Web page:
Tips for Summer Wellbeing When Depression or Anxiety Strike

We're entering summer, a season often celebrated for its bright, sunny days, warm nights, and relaxed, carefree existence. That's the advertising and greeting card image, anyway.  In reality, your summer wellbeing can suffer under new or heightened mental health challenges, including anxiety and depression. Mental health struggles in the summer are a very real thing. If you experience them, know that you're not alone, nor are you making it up. Here's a look at why and what to do about it. 

Why Summertime Wellbeing Is Threatened by Anxiety, Depression

Summertime wellbeing might be hard to accomplish for some people. Many people are familiar with seasonal affective disorder (SAD), sometimes called seasonal depression. For some, when the intensity of the sunlight reaching the earth dwindles and hours of daylight shrink, many people experience new or intensified symptoms of depression. Sunlight helps the body produce serotonin, and it's so crucial for the mood that lightboxes mimicking natural sunlight are often prescribed for depression. (Other seasonal patterns of depression are also possible.)

Less known and understood is the relationship between increased sunlight and anxiety. Researchers are still working to determine why, but many people report that their anxiety and even panic attacks are worse during the summer months. Increased sunlight is also thought to be connected to manic episodes in bipolar disorder.1 Perhaps because our exposure to sunlight is more pronounced during the summer months, the light is more intense, or our body's natural circadian rhythms (our sleep-wake cycle) shift slightly, feeling more anxious, irritable, restless, or agitated during the summer is possible.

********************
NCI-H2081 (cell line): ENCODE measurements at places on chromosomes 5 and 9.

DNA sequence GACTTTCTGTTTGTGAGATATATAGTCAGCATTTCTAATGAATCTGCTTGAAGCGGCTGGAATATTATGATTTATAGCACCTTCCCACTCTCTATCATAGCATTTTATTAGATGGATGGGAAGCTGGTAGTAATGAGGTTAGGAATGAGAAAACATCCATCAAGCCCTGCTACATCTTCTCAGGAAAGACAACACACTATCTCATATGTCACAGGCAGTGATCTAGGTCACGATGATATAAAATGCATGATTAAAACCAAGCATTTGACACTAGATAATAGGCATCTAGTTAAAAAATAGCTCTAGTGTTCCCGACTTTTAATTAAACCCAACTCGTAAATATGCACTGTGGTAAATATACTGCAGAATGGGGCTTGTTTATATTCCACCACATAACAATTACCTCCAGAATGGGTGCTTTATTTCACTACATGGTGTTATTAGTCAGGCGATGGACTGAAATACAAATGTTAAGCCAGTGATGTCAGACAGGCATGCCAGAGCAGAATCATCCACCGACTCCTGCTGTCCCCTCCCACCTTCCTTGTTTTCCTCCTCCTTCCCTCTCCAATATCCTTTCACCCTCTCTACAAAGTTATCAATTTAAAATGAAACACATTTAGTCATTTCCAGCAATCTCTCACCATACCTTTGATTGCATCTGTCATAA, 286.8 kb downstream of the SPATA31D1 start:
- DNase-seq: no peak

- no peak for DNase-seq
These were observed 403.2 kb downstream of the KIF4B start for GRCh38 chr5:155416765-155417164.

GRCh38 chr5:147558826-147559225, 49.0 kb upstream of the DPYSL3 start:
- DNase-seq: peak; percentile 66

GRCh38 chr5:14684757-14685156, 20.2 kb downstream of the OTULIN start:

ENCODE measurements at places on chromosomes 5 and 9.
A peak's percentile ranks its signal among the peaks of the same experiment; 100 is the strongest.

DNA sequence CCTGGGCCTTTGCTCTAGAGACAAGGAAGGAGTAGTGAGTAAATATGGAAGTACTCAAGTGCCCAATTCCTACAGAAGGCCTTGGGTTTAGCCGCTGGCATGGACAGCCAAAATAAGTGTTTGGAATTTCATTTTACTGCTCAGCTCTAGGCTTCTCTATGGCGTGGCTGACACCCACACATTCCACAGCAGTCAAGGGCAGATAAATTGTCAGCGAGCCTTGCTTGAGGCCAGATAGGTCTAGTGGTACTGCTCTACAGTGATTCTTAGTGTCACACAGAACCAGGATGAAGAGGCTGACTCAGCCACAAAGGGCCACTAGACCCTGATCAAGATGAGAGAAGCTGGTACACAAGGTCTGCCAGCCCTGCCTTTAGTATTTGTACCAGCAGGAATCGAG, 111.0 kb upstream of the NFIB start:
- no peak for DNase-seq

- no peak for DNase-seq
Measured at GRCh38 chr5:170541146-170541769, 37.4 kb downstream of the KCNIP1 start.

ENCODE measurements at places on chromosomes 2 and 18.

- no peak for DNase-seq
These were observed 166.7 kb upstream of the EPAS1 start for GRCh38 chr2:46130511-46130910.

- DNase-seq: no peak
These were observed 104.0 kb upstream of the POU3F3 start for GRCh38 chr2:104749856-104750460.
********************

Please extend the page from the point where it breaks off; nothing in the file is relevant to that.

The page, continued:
Depression can occur during the summer months, too. Just because it can increase with winter's low light doesn't automatically mean that everyone's mood automatically brightens with the sun. There are a number of practical reasons for this:

  • New adjustments--Particularly for students, summer means change. It's a period of adjustment that involves a disruption in established routines. 
  • Unavailable support systems--Both high schools and colleges operate differently during the summer. People disperse. Activities are suspended for a few months. People you've come to rely on are either unavailable or have limited availability. Even if you're not a student, people, organizations, and activities are often different.
  • Less structure and routine--While it may be a welcomed relief to operate on a different schedule for the summer, the lifestyle can be unsettling and feel unfocused. People of all ages need routines, and summer throws a lot of established schedules and procedures off. 

While it is logical and perfectly understandable to experience new or increased mental health challenges during the summer months, you don't have to be doomed to experience three months of misery. Knowing the challenges that summer can bring positions you to do something about them. 

4 Tips for Wellbeing This Summer

If you notice symptoms of anxiety, depression, or other mental health difficulties, first, congratulate yourself for being so self-aware. Awareness is the foundation of action. Then, try one or more of these tips to enhance your wellbeing during the summer months. 

  1. Maintain connections. Not everyone is readily available during the summer, but that doesn't mean you have to let your connections falter. Resist the urge to let your connections be "out of sight, out of mind." Actively continue to communicate with friends even if your relationships are now long-distance.